A few entries ago, you were promised that as soon as we got our hands on the latest new Ruger rifle, you’d hear back. Well, we muckled onto three or so of ‘em this past week, so here we go.
As noted here earlier, the rifle is designated SR556, for Sturm, Ruger 5.56 millimeter. It takes standard AR15/M16 magazines, and comes with three of them, produced by Magpul, one of the best makers. It’s the most “vendor-outsourced” firearm this company has ever assembled – really, pretty much everything but the barrel and barrel extension come from outside the factory – but it’s an AR15 clone, after all, and that’s the logical way to make one given the nature of the industry. The trick is to use the best parts.
We toured the production cell at the Newport, New Hampshire plant. Ruger’s switchover to “lean manufacturing” has changed the look of the factory dramatically in the last few years. SR556s were literally flowing off the production line.
But, enough of that: how does it SHOOT?
The subtle feel of the mechanism as it cycles is different from your usual Stoner-type AR15, because the Ruger entry works of a piston design, specifically a proprietary two-piece piston. One of my fellow shooters said, “It feels like a whoosh, not a sproing.” That about describes it, even if it ain’t engineer terminology.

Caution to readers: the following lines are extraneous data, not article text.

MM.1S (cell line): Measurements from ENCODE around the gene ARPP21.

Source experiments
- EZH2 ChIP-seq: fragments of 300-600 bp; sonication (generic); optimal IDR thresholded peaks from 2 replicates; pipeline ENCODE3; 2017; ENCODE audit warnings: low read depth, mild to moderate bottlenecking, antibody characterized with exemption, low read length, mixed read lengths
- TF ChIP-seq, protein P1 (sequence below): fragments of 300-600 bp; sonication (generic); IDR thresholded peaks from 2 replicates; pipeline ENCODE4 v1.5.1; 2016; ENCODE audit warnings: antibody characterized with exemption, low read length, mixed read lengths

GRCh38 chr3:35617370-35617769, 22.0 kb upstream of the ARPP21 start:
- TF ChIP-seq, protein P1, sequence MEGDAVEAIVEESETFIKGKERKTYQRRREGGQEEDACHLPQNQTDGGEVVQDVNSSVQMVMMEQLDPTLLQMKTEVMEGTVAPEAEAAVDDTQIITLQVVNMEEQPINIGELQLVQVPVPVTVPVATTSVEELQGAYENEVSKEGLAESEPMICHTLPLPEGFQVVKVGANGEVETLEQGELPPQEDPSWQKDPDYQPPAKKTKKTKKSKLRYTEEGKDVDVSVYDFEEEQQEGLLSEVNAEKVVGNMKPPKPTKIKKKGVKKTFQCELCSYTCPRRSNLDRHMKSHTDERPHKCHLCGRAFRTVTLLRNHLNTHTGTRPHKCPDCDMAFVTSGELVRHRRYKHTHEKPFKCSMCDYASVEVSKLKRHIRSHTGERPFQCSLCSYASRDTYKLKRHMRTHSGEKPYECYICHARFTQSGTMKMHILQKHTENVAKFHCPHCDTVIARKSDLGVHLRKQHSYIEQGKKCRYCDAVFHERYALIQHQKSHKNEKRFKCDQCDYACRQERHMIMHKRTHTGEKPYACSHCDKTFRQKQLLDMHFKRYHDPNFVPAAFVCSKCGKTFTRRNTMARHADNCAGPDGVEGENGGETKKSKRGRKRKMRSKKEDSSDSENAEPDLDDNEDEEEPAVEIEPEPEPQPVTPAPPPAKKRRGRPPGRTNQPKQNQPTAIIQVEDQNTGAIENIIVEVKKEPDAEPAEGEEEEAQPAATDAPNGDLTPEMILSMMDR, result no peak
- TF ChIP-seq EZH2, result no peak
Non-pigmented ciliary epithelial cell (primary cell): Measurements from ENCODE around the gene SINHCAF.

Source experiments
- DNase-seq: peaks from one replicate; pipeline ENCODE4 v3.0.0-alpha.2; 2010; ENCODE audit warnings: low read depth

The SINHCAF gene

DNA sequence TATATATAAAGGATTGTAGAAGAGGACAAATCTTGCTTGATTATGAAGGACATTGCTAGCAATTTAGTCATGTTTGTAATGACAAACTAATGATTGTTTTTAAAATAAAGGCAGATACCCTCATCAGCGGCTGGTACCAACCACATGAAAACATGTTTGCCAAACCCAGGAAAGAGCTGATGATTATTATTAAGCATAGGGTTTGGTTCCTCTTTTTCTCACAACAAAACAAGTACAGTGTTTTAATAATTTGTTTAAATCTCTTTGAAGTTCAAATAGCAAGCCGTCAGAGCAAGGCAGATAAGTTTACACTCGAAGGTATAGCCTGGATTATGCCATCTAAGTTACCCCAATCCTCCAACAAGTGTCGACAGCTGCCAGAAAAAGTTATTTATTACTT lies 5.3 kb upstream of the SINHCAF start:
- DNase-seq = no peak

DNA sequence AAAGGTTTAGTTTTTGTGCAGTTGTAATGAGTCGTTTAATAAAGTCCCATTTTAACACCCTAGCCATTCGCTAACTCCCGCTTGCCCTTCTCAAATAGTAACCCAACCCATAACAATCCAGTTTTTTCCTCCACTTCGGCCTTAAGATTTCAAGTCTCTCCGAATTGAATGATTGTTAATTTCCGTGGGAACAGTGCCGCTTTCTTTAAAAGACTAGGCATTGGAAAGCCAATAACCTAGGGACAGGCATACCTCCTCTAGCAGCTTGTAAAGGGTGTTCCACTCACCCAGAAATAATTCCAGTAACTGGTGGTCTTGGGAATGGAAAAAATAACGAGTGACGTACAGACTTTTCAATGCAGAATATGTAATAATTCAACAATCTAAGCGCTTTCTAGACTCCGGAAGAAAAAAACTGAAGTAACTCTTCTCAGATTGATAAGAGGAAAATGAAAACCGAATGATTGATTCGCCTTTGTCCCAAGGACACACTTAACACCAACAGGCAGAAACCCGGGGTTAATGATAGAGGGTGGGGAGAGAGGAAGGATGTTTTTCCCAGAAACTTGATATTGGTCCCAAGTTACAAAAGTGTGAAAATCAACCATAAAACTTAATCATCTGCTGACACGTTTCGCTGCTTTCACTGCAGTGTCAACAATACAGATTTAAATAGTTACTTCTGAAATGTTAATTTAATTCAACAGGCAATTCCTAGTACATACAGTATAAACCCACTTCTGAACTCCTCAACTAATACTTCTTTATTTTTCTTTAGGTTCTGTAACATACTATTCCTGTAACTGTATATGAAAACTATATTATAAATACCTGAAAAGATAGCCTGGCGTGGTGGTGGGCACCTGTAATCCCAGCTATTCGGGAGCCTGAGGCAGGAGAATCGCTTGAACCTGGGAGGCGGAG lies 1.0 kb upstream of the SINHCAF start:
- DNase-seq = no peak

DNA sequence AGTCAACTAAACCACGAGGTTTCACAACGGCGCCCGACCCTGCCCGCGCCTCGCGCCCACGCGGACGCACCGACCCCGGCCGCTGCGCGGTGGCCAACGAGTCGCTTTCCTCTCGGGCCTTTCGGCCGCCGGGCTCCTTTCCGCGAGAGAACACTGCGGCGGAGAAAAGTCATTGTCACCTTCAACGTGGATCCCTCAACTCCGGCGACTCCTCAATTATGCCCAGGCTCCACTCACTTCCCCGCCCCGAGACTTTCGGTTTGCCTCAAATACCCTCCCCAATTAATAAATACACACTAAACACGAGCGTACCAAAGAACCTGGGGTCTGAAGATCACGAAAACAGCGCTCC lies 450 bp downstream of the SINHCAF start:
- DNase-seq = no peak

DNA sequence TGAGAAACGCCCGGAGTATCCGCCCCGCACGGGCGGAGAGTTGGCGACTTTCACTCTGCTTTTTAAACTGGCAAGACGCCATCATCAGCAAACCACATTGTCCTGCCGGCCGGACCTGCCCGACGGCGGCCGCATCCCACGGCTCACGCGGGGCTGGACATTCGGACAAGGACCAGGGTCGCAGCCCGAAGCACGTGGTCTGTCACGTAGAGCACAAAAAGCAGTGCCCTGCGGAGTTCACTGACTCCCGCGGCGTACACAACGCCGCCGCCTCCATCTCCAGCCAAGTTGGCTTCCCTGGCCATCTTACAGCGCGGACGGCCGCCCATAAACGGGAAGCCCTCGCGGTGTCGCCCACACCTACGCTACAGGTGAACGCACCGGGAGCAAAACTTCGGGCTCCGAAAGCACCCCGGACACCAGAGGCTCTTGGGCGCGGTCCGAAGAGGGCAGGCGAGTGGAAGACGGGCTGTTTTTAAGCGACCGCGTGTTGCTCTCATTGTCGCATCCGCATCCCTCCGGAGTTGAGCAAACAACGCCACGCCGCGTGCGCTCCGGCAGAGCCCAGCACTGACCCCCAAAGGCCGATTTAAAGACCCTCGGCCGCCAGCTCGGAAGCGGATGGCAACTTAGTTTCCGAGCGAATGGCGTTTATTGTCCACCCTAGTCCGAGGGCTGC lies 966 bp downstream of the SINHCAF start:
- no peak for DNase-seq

My buddy Russ Lary threw a 6.5-20X variable power Leupold Tactical scope onto his T&E SR556, and cranked it all the way up. Twenty power magnification ain’t much for sophisticated bench rest shooters, but for us meat n’ potatoes riflemen, think “Hubble telescope with crosshairs.” At about 100 yards, he found sub-one-inch groups easy, with Match grade 69 grain and 77 grain loads from Black Hills Ammunition shooting the tightest.
The piston system does indeed run cool. I could race a pair of 30-round magazines through it as fast as I could pull the trigger, and the carrier (bolt) was still room temperature to the touch. I’m told by folks I trust at Ruger that this thing has gone 20,000 rounds without a malfunction OR a cleaning in factory torture-testing. In the several hundred rounds of 5.56mm and .223 Remington that we’ve run through it, we didn’t have any malfs either.
It’s early yet, but I’m likin’ this rifle!
Russ Lary discovers that the SR556 is accurate…
…Gail Pepin discovers that the SR556 is reliable…
…and Mas discovers that the SR556 is fun.
On the SR556 production line.